Hereditary (2018)

hereditary poster 2018 movie toni collette
8.5 Overall Score
Story: 8/10
Acting: 9/10
Visual: 9/10

Original and some good scares

Seems unbalanced at points

Movie Info

Movie Name:   Hereditary

Studio:   PalmStar Media

Genre(s):   Horror

Release Date(s):  January 21, 2018 (Sundance Film Festival)/June 8, 2018 (US)

MPAA Rating:   R

hereditary toni collette cutting off head

Everyone loses their heads when demons show up!

Annie Graham (Toni Collette) has had life has been marred by sadness and death. When her estranged mother is struck down and followed by another immediate tragedy, Annie finds relief through a support group and a woman named Joan (Ann Dowd). Unfortunately, Annie has opened a gate and something might have come through that now involves her husband Steve (Gabriel Byrne), son Peter (Alex Wolff), and daughter Charlie (Milly Shapiro). The force seems unstoppable and the danger is growing. Is Annie suffering from the same mental illness that has plagued her family or is it something more sinister?

Written and directed by Ari Aster, Hereditary is a horror thriller. The movie premiered at Sundance and had a strong reviews and box-office returns upon its wide release.

I worry when I see horror movies touting “produced by” and then they name a popular movie. The producers aren’t very important to me, and it is more about the director, writers, and actors. This movie produced ties to The Witch (which I liked a lot) and had a strong cast and word of mouth…I gave Hereditary a shot. While I did enjoy the movie, I don’t know that I loved it as much as I should have. Due to the storyline in the film a ******spoiler alert****** is in effect for the rest of the review.

hereditary charlie milly shapiro decapitated head

Sorry, Charlie…

The movie starts out as a slow burn film. This is all right, and I like a lot of what the movie does…but it burns really, really slow. The story doesn’t take any path you expect (starting with the horrific death of Charlie who was being presented as the thrust of the story), but it also goes far into left field in the last twenty or so minutes when the whole cult aspect is revealed at last. In getting to the reveal, they dropped a bit too many hints (the most blatant being a very suspicious triangle drawn on the floor of the grandmother’s room which resembled witchcraft and the crocheted entry map for Ann Dowd’s character). The movie really could have been served better by cutting down some of the runtime and sticking to the slow burn style or setting up the switch to an out-and-out supernatural horror film…it doesn’t feel like a twist so much as total tonal change.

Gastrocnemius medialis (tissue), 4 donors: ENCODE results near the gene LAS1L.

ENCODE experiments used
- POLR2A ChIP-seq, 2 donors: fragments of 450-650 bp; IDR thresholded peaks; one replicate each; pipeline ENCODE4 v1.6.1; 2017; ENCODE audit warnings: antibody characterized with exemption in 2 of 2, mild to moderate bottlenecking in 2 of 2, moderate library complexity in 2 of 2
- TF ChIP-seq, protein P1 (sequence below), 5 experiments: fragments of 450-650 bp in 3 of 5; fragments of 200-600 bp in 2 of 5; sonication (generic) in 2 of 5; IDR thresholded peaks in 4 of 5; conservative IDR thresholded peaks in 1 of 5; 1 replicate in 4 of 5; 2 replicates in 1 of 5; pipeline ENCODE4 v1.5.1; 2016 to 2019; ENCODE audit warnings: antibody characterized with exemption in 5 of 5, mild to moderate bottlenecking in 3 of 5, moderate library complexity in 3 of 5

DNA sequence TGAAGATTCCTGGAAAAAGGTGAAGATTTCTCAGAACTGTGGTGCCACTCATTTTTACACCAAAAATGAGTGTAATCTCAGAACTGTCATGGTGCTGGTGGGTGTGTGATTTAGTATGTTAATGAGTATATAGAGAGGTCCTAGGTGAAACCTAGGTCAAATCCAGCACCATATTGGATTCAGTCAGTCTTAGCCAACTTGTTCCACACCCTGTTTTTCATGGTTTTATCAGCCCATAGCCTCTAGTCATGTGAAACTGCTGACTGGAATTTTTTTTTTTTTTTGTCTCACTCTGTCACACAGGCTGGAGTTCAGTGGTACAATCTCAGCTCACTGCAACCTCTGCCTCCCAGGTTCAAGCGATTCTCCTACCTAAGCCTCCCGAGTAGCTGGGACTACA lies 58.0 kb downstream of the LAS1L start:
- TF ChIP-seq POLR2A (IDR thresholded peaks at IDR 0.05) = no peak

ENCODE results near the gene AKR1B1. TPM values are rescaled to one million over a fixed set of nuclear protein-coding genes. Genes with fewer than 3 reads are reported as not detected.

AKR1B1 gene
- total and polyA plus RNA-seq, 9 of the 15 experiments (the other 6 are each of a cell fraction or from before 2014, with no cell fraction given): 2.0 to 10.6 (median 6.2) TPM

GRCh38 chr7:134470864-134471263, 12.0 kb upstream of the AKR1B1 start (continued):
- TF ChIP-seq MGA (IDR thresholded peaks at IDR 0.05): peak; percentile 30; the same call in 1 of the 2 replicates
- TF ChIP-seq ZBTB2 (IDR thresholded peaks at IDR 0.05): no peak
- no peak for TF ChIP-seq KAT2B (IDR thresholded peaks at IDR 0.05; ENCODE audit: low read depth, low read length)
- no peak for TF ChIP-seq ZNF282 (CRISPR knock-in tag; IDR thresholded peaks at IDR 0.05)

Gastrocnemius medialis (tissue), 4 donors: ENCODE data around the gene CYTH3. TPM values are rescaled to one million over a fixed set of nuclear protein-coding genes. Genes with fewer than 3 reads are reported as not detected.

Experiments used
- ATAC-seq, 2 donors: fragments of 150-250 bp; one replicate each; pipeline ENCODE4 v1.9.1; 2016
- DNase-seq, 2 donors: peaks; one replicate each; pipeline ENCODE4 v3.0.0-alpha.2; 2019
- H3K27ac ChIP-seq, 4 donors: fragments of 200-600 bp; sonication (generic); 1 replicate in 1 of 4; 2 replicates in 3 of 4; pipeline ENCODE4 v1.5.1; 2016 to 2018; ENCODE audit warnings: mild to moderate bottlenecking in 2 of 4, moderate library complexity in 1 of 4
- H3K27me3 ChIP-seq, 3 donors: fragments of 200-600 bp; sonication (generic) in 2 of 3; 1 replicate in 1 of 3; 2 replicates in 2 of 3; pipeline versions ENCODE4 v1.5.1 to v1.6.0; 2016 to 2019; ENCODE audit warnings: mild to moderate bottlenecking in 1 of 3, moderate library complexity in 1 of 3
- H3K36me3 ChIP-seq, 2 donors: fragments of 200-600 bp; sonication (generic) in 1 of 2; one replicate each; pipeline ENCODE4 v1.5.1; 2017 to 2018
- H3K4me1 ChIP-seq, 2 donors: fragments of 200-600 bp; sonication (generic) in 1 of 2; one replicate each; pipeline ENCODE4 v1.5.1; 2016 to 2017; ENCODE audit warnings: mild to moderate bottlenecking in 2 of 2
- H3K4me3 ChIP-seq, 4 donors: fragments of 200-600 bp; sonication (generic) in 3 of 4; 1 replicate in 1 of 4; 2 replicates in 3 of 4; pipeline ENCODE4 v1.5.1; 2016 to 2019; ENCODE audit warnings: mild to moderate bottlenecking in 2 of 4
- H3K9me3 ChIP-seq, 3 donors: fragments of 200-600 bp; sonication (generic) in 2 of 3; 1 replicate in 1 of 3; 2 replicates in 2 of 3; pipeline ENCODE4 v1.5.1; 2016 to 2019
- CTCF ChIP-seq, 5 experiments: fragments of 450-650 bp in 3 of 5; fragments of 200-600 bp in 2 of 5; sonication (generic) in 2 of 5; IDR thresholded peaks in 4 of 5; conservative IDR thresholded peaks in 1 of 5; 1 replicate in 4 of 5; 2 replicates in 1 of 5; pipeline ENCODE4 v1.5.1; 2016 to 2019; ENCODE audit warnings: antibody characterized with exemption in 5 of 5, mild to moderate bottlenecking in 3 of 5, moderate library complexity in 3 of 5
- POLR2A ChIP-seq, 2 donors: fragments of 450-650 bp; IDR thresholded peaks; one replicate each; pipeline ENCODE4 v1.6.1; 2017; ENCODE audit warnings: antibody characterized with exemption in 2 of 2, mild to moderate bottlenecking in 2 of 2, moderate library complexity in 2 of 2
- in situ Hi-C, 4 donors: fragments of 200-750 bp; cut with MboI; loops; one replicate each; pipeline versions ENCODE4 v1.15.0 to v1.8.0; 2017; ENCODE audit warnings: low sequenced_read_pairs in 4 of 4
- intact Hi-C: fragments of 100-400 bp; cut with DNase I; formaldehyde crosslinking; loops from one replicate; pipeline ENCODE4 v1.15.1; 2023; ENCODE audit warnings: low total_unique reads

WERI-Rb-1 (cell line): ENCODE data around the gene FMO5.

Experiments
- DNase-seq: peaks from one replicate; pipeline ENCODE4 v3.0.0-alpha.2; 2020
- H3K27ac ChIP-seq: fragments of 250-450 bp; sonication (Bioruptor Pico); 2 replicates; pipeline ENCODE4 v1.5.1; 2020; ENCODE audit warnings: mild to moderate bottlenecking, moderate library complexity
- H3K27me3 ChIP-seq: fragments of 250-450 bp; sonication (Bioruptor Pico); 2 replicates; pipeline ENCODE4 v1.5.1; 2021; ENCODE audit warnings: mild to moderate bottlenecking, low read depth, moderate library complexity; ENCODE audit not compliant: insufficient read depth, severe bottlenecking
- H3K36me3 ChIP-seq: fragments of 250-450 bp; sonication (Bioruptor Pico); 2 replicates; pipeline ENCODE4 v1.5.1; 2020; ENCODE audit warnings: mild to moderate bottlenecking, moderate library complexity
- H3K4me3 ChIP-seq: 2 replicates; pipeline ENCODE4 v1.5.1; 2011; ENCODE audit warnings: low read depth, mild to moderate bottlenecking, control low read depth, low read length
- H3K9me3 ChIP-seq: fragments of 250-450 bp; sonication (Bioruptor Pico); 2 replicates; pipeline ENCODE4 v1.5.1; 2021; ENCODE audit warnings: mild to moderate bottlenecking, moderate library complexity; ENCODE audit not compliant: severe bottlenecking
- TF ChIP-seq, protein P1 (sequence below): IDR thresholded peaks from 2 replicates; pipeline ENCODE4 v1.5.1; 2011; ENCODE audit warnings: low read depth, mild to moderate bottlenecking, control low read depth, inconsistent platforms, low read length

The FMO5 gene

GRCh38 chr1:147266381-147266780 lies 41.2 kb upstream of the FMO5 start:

The cast is top notch. Toni Collette continues to prove that she is one of the more underrated actresses working today. She always comes off as very real and very human…her reactions and delivery fit the story and feel genuine. I also like Ann Dowd who is starting to make more of a name for herself as well (primarily as a supporting actress) and it is always good to see Gabriel Byrne. Though Alex Wolff has more scenes and has to deal with more emotion, the real scene stealer is Milly Shapiro as the out-and-out bizarre Charlie. She plays up the creep factor but the fact that she has some sort of disability also gives her character sympathy because she’s an outcast.

hereditary gabriel byrne burn human torch

Burn, Gabriel Byrne!

The movie is loaded with some nice jumps and creepy atmosphere. As much as the “big scares” are meant to have you jumping out of your seat (the sound editing with Charlie’s clicks does work), it is the more visual horrors that got me in the movie. The most terrifying moment in the movie was the lurking (naked) smiling man in the closet which officially revealed that it was bigger than a case of possession or obsession…it is a cult and the man from the funeral leering at Alex Wolff as he realizes it is nightmare inducing.

Hereditary by no means is a bad movie, and it does provoke a lot of thought in how it is structured and revealed. I also unfortunately think it is kind of unbalanced which undoes some of the good that builds up in the course of the film. Fortunately, the movie is original and unpredictable and crafts story elements of movies like The Omen and Rosemary’s Baby into something entirely new…and new is rare in Hollywood today.

Author: JPRoscoe View all posts by
Follow me on Twitter/Instagram/Letterboxd @JPRoscoe76! Loves all things pop-culture especially if it has a bit of a counter-culture twist. Plays video games (basically from the start when a neighbor brought home an Atari 2600), comic loving (for almost 30 years), and a true critic of movies. Enjoys the art house but also isn't afraid to let in one or two popular movies at the same time.

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